Speaking of family dramas – one film that was released on August 18 which is all heart, all goodness and rooted in old-fashioned friendship, laughter and feel-good romance is Thiruchitrambalam starring Dhanush, Nithya Menen, Prakash Raj and veteran filmmaker Bharathiraja. The film which saw a solid opening also thanks to Anirudh Ravichander’s music, which became hugely popular for its Ilayaraja-esque appeal, harks the return of the “ordinary man and woman” back to film screens. It’s laudable to see Sun Pictures back a film which is high on real relationships and moments without a single “heroic/false” note. That a Dhanush who’s fresh from a Hollywood release would agree to a simple role like this, where the focus is so much not on his character alone, will perhaps set a healthy trend. The film boasts of an outstanding performance from Prakash Raj (who seems to be in almost all the box-office hits across languages this year) and the pattern with the music of the film playing a key role in bringing footfall to the theatre seems to be sealed with this film.
What we can see is how cinema need not be a mere spectacle anymore for it to work at the box-office. When a star like Dhanush backs a film which is not “pan-Indian” in any aspect but it is global in its emotional appeal, one knows that there is hope for small films with a big heart and a manner of story-telling which does service to only the hero and no one else.
Laal Singh Chaddha was a film like that. It came without any trappings except that it was a Forrest Gump remake and it did have the ingredients which have made the above South films win. It also had good performances, and a pan-Indian narrative but it couldn’t wield its muscle against external powers at play. Going forward, we have even bigger films surging forth from this side of the Vindhyas as they say. There is Ajay Gnanamuthu’s Cobra starring Vikram with music by AR Rahman, speaking of whom one has to say that this is his busiest year with three film releases. Rahman has Cobra which arrives on August 31, followed by Gautham Menon’s Simbu-starrer Vendhu Thanindhathu Kaadu on September 15 and this is followed by the biggest of them all, Ponniyin Selvan 1 on September 30.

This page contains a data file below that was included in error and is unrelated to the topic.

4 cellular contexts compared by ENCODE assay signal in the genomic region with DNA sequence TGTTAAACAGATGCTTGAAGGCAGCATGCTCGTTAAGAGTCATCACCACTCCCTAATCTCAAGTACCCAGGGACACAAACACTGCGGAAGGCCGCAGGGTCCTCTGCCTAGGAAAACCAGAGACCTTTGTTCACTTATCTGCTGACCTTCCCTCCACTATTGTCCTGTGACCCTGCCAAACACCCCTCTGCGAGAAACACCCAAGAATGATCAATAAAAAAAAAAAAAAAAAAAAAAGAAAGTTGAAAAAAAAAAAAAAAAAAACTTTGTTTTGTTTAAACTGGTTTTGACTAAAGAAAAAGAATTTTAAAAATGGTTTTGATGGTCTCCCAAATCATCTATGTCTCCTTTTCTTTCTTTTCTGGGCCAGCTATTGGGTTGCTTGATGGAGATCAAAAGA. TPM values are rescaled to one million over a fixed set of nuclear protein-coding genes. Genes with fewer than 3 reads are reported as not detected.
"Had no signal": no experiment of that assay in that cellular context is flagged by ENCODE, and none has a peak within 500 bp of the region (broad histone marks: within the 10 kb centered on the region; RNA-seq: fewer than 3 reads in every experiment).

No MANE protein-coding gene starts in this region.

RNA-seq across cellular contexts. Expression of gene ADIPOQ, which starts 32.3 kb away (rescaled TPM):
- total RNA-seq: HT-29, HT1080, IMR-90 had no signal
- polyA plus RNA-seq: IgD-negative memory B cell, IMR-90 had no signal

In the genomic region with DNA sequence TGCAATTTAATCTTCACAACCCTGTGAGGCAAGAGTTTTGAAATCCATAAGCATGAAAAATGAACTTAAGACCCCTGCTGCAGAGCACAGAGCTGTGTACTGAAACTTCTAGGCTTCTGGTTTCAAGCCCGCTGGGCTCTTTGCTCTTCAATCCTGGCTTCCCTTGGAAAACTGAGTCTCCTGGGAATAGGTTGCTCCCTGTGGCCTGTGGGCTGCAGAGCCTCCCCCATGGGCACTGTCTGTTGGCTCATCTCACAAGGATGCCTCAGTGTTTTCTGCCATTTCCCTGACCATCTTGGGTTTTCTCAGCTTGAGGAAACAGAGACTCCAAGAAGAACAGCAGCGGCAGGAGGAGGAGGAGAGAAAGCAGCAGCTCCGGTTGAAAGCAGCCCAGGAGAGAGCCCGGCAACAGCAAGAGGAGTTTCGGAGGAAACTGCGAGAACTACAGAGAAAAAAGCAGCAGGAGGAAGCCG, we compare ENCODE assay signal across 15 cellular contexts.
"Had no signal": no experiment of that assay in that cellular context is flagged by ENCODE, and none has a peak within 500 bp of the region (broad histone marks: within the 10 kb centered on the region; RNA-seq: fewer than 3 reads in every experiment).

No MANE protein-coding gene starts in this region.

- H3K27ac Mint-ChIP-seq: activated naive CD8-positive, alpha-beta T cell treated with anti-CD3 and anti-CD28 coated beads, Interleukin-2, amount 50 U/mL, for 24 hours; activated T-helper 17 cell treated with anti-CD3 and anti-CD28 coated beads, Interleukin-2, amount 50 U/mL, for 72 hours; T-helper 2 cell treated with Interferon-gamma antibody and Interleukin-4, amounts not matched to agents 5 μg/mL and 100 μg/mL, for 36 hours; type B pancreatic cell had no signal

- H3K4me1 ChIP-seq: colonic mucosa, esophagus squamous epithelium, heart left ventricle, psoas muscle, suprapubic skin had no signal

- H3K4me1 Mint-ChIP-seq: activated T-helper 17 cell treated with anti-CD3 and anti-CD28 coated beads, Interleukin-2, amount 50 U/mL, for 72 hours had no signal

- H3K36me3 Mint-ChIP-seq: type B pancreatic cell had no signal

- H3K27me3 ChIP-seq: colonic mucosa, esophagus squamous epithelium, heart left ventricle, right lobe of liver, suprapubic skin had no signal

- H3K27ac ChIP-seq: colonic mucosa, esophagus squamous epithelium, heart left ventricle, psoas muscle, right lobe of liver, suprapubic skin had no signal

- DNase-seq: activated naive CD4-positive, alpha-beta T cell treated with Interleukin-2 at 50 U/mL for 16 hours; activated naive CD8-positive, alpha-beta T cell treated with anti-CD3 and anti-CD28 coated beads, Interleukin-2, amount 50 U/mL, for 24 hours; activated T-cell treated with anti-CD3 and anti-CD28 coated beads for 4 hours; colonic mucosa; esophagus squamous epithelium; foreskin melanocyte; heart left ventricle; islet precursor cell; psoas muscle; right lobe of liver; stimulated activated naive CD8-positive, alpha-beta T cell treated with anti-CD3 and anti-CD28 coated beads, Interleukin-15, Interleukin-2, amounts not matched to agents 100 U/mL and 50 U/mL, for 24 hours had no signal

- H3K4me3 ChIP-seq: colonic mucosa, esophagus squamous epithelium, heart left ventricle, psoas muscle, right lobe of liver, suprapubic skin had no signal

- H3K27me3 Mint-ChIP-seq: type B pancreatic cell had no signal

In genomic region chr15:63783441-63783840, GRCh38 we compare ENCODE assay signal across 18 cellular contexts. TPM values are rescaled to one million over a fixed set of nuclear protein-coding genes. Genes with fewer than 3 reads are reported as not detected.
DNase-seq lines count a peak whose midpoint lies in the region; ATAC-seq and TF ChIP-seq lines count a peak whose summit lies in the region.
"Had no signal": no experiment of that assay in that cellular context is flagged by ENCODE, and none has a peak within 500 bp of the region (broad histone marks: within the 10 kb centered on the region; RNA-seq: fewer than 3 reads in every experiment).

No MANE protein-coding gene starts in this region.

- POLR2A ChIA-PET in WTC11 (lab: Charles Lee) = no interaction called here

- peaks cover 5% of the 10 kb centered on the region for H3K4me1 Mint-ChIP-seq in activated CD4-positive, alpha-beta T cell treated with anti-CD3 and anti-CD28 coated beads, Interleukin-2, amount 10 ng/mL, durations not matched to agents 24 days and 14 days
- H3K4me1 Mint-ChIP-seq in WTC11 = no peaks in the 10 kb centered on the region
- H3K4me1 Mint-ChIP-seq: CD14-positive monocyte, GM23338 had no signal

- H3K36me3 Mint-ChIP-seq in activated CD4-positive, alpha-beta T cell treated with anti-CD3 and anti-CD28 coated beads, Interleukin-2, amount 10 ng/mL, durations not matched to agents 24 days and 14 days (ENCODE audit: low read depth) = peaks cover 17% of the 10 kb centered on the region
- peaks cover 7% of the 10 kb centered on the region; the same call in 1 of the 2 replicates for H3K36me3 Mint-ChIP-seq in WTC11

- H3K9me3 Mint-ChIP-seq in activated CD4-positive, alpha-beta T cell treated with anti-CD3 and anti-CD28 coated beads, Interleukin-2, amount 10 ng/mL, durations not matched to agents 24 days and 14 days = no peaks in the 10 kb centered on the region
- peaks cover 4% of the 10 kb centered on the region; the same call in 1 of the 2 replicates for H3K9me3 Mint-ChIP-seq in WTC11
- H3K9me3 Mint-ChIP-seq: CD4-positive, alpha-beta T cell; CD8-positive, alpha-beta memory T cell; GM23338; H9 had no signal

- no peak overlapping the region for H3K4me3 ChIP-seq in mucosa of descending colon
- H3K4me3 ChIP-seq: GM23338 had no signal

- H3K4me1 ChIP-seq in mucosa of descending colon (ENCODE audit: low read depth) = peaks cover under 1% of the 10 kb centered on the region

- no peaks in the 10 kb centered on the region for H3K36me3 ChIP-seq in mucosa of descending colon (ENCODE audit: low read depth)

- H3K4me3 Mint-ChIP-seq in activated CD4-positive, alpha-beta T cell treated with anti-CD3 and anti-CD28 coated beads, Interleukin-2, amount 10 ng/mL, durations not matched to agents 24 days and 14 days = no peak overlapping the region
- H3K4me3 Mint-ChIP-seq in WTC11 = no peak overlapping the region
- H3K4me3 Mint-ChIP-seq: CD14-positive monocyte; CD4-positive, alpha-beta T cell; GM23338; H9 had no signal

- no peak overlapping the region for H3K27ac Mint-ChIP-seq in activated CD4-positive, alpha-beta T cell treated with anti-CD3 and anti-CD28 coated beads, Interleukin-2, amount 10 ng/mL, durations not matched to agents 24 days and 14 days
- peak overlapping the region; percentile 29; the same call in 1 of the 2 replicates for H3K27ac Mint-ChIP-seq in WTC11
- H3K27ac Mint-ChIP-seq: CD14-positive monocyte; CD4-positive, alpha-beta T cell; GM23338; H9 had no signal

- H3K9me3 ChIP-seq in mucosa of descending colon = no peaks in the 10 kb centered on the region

Mani Ratnam and Gautham Menon have films releasing in the same month with music by Rahman. This is the first time for two cult filmmakers (separated by a generation) to compete for screen time. Also, music is a calling card for both Ratnam and Menon, especially with Rahman giving a tough run to other singers with his rendering of songs in PS1 and VTK. Music is the single best hype for any film. Be it Megam Karukkaadha Penne Penne from Thiruchitrambalam sung by Dhanush (which also marks the return of the Dhanush-Anirudh combo that had #DnA trending online) or Kaalathukkum Nee Venum sung by Simbu in VTK, the music industry has also seen a spike in recent months.
It’s almost as if the box-office lacuna of the past couple of years has been bridged in the South but this is not the narrative for Hindi films. Perhaps the latest Hindi releases were films made before Covid and the audience’s expectations have certainly leaned towards more interesting and “rooted” stories as they’re now more exposed to both a variety in genre and international filmmaking standards. As Anurag Kashyap mentioned in an interview, “It’s not as if all films releasing in the South are doing well and it’s not as if Hindi films are catering to diverse, rooted voices either”. An understanding of why a film does not do well is key in determining what kind of content a producer can back next. Malayalam cinema seems to have hit a balance between hero-centric mass films and its experimental ones – Prithviraj Sukumaran is having a dream run at the box office with films of both genres collecting Rs 50 crore plus across languages. Keeping a story “rooted” doesn’t mean making a village film. It merely means that a film is kept true to its world, its genre and its people. This along with good filmmaking standards will ensure that any type of story will make us happy. After all, we are all storytellers in our own way, aren’t we?